APTOPIX Supreme Court Ginsburg

People pay respects as Justice Ruth Bader Ginsburg lies in repose under the Portico at the top of the front steps of the U.S. Supreme Court building on Wednesday, Sept. 23, 2020, in Washington. Ginsburg, 87, died of cancer on Sept. 18. 

Following a private ceremony with family, close friends and the justices inside the Supreme Court's Great Hall, Justice Ruth Bader Ginsburg's casket was moved under the portico on the front steps for members of the public to pay their respects.

Mourners can pay their respects to Ginsburg as she lies in repose Wednesday and Thursday. President Donald Trump is expected to visit her casket Thursday. Bill and Hillary Clinton paid respects Wednesday at SCOTUS. Bill Clinton named Ginsburg to the court in 1993. Hillary Clinton is said to have had an influence in the President picking the justice.

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Rabbi Lauren Holtzblatt honored Justice Ruth Bader Ginsburg Wednesday. 

"To be born into a world that does not see you, that does not believe in your potential, that does not give you a path for opportunity or a clear path for education, and despite this, to be able to see beyond the world you are in, to imagine that something can be different — that is the job of a prophet," she said. "And it is the rare prophet who not only imagines a new world, but also makes that new world a reality in her lifetime. This was the brilliance and vision of justice Ruth Bader Ginsburg."

Ginsburg's legacy marked the path for "women and girls of all ages, who now know that no office is out of reach for their dreams," the rabbi said as she remembered the late justice's work on ensuring equal treatment for men and women.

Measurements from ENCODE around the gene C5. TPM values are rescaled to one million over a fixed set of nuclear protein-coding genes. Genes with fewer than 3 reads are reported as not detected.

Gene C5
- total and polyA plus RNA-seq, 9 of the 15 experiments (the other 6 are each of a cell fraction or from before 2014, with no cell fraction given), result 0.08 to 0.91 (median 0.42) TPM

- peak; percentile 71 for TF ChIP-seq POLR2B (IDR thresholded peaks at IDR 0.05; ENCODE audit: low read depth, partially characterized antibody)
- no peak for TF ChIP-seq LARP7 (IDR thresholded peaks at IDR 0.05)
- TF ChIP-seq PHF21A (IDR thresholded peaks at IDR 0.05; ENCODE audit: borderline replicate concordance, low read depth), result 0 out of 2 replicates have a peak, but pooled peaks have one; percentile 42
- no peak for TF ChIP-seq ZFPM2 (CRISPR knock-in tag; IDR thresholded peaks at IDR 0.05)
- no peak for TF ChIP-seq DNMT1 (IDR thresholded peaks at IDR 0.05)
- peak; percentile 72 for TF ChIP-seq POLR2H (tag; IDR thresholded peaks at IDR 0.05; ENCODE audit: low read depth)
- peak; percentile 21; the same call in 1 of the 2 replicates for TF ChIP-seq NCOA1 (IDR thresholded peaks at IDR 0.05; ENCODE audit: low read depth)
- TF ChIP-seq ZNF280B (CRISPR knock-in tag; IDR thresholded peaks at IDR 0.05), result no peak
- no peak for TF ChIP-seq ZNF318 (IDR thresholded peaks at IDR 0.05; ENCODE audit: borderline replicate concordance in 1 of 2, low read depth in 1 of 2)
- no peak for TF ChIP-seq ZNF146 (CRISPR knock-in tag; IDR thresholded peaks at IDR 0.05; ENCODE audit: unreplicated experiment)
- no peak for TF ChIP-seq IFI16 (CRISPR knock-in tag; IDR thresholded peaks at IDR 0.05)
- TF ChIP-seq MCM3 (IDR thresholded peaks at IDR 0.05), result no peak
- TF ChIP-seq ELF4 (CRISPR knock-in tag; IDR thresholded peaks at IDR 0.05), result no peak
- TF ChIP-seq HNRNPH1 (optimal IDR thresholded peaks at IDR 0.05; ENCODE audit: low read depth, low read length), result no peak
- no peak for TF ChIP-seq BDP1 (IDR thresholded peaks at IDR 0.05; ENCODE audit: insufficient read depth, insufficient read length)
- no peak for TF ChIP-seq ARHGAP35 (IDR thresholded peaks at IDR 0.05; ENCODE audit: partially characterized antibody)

"Nothing could stop Justice Ginsburg's unflagging devotion to this project. Not even cancer. Justice Ginsburg... from generation to generation. We promise to carry forward your legacy."

Supreme Court Chief Justice John Roberts said Ginsburg was the "leading advocate" against gender-based discrimination as he remembered her life and legacy. Roberts said Ginsburg's mother worked as a bookkeeper in Brooklyn.

"Ruth used to ask, 'What is the difference between a bookkeeper in Brooklyn and a Supreme Court Justice?' Her answer: 'One generation,'" he said.

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Roberts described Ginsburg as "tough" and detailed the discrimination she faced as a woman in law.

"She chose the law, subjected the discrimination in laws school and the job market because she was a woman, Ruth would grow to become the leading advocate fighting such discrimination in court."

More than 100 of her former clerks met her upon arrival to the court house. Besides her family and written opinions, Ginsburg's clerks are her most lasting legacy. They began their tenures as young inexperienced lawyers and emerged with unparalleled legal credentials that will mark their resumes for a lifetime: Supreme Court clerk.

Ginsburg will become the first woman in history to lie in state in the US Capitol when her casket is placed in National Statuary Hall on Friday. The historic event, which was announced by House Speaker Nancy Pelosi on Monday, will feature a formal ceremony for invited guests only because of the coronavirus pandemic. Lying in state is a tribute reserved for the most distinguished government officials and military officers, while lying in honor is a distinction given to private citizens.

A private interment will be held next week at Arlington National Cemetery.